Whether it is a pond or raindrop, when a common nitrogen-containing acid encounters water's surface, it typically falls apart, dissociating into two charged particles. Except, sometimes it is able to hold it together, not entirely but noticeably. Researchers discovered that nitric acid, or HNO3, dissociates less because it gains structure by building more connections at higher concentrations. When enough acid is present, the molecules build hydrogen bonds that reduce dissociation. At lower concentrations, these bonds don't form.
A collaborative team of theorists and experimentalists from Pacific Northwest National Laboratory, University of California at Irvine and Helmholtz-Zentrum Berlin for Materials and Energy, also providing a light source used in the experiments, joined together to obtain these results.
How do you stop smog without halting the economy? That's a question near and dear to the hearts of leaders in the scientific, industrial, and political communities. To find ways to deal with the nitric acid in smog, we must first understand if key reactions involve the acid or its dissociated products. If the reactions involve some of each, how much? Knowing what is happening at the fundamental level gives scientists and other stakeholders the right foundation to move forward. Further, nitric acid is a common prototype that is a good starting point for dissociation studies.
Researchers analyzed the behavior of nitric acid in water. Did it dissociate at the interface or stay together? How about deeper into the water? The team used x-ray photoelectron spectroscopy. The instruments offered data on the concentration of the nitric acid and its dissociation product, nitrate or NO3-. The scientists saw evidence that nitric acid stayed together more at the interface than they expected, even under conditions where it should have readily dissociated.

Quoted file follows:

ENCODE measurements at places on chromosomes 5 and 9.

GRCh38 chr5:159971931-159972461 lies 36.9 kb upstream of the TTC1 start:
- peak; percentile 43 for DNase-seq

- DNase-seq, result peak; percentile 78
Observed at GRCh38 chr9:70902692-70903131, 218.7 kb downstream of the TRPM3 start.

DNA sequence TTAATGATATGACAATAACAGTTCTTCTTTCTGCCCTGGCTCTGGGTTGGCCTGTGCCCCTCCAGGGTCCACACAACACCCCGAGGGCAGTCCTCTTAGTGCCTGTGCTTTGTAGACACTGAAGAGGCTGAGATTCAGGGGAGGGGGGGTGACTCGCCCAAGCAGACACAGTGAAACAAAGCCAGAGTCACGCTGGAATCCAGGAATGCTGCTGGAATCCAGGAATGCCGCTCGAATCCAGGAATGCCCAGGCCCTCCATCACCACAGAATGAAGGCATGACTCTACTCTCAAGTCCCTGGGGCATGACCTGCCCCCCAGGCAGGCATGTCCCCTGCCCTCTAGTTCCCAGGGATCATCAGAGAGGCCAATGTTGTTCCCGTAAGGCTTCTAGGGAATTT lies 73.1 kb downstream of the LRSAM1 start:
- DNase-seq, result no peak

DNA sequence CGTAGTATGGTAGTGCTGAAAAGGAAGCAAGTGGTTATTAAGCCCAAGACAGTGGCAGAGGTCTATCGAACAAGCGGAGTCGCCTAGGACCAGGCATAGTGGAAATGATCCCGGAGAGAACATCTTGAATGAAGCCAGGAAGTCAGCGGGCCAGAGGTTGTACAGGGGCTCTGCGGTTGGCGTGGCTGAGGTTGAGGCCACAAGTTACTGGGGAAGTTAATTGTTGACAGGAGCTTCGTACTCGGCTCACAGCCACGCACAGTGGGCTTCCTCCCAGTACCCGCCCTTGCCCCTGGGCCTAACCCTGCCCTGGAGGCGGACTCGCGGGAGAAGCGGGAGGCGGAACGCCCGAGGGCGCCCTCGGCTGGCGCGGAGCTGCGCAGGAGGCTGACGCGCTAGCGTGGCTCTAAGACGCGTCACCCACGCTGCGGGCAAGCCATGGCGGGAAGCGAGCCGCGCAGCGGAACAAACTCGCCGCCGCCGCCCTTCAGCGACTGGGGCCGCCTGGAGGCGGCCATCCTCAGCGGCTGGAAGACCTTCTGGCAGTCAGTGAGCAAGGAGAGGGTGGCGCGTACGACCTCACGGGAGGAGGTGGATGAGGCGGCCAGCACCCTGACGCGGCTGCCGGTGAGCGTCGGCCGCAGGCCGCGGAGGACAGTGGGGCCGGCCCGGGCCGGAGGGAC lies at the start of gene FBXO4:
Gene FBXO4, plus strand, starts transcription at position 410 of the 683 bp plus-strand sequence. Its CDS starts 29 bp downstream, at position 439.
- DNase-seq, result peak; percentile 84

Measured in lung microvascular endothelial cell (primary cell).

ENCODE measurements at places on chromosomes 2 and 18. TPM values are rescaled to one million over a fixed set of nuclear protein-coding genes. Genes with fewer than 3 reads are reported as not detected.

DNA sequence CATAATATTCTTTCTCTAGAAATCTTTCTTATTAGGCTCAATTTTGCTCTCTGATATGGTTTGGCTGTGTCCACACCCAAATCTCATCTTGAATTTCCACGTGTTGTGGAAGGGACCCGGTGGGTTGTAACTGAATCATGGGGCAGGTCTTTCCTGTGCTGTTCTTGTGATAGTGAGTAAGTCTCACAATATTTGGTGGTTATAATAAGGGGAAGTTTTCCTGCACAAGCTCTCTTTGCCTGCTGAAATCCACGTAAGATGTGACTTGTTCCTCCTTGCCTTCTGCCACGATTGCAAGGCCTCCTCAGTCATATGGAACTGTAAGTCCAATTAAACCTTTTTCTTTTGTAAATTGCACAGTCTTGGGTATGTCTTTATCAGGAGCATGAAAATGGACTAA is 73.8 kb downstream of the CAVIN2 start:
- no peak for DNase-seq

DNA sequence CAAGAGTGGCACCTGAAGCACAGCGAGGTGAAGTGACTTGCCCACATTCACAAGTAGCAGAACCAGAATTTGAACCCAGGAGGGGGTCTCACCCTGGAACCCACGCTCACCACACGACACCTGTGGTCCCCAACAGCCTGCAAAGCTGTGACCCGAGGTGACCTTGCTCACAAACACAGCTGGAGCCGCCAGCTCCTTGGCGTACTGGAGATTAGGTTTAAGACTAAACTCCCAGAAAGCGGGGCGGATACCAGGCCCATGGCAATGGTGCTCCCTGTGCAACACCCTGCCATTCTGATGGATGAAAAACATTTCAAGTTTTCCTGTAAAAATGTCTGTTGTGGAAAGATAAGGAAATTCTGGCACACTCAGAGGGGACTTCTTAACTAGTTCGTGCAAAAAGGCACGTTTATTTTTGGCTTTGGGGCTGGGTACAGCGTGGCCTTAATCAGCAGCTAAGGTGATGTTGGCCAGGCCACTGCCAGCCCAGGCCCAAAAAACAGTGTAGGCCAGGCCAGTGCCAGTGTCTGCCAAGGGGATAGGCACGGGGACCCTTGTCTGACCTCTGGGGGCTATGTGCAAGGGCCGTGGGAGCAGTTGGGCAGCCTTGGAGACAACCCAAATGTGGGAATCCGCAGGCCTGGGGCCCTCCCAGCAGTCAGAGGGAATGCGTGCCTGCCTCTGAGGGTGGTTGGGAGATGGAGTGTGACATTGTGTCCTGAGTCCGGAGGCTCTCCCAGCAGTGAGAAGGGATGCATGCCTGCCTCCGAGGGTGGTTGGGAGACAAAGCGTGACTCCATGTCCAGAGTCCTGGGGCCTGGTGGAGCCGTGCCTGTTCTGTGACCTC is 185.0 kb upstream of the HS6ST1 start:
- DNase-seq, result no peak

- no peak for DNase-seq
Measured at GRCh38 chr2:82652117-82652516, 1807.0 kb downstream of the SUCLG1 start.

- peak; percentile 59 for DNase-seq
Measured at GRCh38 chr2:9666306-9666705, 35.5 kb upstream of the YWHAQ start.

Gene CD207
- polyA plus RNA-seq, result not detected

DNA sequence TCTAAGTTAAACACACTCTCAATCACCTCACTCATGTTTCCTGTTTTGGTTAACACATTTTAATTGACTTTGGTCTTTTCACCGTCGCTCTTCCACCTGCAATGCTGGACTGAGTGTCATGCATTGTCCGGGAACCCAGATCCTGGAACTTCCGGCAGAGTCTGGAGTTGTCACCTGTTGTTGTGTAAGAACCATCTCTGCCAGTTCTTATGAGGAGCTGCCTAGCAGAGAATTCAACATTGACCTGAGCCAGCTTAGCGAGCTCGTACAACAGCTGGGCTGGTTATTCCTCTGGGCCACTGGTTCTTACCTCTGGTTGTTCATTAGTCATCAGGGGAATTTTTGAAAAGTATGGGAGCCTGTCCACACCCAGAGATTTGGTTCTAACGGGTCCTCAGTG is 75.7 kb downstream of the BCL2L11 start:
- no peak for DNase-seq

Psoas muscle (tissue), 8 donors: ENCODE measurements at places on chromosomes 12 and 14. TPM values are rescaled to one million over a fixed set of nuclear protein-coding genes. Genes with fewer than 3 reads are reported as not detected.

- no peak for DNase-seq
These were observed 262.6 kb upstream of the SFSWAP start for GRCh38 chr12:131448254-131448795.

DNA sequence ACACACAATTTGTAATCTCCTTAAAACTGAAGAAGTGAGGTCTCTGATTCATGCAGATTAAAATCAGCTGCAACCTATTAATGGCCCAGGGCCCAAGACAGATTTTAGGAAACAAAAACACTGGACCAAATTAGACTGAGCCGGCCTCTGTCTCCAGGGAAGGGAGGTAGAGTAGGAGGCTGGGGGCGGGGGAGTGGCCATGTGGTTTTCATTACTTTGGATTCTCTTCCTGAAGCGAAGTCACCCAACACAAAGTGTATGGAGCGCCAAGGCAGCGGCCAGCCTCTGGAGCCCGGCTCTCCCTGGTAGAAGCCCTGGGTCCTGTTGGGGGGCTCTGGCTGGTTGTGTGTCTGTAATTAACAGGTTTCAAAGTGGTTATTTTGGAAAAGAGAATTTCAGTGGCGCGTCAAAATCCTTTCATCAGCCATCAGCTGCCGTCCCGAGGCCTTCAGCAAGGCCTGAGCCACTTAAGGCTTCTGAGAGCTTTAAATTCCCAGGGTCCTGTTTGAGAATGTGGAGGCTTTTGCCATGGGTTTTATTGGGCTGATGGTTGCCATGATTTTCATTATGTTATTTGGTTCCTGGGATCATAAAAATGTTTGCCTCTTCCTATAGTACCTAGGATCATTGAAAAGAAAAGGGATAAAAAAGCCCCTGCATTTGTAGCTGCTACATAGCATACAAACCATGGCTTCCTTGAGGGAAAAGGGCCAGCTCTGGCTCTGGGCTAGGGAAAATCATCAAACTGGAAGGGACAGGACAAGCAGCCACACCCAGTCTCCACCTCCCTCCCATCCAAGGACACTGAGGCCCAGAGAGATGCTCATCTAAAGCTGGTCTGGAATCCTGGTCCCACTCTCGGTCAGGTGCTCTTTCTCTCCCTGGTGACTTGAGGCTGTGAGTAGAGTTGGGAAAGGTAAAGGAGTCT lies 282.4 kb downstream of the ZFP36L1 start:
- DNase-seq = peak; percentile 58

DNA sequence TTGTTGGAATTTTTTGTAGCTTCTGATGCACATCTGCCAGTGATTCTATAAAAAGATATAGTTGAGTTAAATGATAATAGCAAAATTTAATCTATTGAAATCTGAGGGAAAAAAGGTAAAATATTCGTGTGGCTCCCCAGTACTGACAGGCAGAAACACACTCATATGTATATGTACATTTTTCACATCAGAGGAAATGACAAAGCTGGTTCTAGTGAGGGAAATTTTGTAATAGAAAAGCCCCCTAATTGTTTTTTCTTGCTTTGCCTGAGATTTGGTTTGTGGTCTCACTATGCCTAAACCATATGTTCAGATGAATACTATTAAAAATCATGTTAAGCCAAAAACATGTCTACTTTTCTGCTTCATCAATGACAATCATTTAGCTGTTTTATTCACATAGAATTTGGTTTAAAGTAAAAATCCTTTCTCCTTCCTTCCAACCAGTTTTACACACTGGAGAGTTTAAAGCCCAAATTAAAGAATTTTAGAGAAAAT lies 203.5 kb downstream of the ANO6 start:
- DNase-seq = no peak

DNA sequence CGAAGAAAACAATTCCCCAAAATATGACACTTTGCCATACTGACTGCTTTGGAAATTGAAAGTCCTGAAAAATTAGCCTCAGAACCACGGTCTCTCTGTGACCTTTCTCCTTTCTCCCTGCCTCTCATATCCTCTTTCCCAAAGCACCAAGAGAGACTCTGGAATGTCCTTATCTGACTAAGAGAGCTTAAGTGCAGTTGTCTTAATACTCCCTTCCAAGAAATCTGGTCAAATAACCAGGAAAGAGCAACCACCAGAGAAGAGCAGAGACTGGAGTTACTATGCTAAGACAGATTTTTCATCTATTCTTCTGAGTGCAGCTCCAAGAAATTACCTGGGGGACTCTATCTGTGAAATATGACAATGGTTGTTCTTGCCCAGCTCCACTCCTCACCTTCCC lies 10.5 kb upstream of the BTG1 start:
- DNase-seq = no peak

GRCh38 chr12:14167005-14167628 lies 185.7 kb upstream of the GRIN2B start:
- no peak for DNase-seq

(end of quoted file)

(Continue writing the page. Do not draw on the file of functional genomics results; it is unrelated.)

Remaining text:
To determine what was happening during the experiment, Dr. Christopher Mundy and Linus Pauling Postdoctoral Fellow Dr. Marcel Baer at PNNL performed the first principles molecular simulations and together with UC Irvine's Prof. Doug Tobias and postdoctoral fellow Dr. Abe Stern analyzed the results.
"The experiment cannot see the molecules, but the theorists can," said Mundy.
The theory team used large, complex calculations to simulate the nitric acid and water system. They modeled the acid at the surface of water, known as the air/water interface. Further, the team examined the molecules just slightly below the interface and in the bulk water. The size of the calculations demanded time on supercomputers, which was granted by the U.S. Department of Energy's INCITE effort and other resources. With these calculations, the team could see hydrogen bonds forming and breaking.
The team took the results from the simulations and compared them to the experimental results. The simulations explained the different experimental data. "At higher concentrations, nitric acid will pick up a hydrogen bond without dissociating. This correlates quite well to the experimental data," said Baer.
The bonds created a support structure for the nitric acid, reducing dissociation. The results back up other studies that indicate nitric acid dissociates less at the interface then it does in bulk water.
The theoretical chemistry team at Pacific Northwest National Laboratory is continuing to perform highly detailed calculations to get a better view of ions' behavior at interfaces. This work is an important part of the national laboratory's portfolio of research for the U.S. Department of Energy.
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More information: T Lewis, et al. 2011. "Does Nitric Acid Dissociate at the Aqueous Solution Surface?" The Journal of Physical Chemistry C 115(43):21183-21190. DOI: 10.1021/jp205842w
T Lewis, et al. 2011. "Dissociation of Strong Acid Revisited: X-ray Photoelectron Spectroscopy and Molecular Dynamics Simulations of HNO3 in Water." The Journal of Physical Chemistry B 115(30):9445-9451. DOI: 10.1021/jp205510q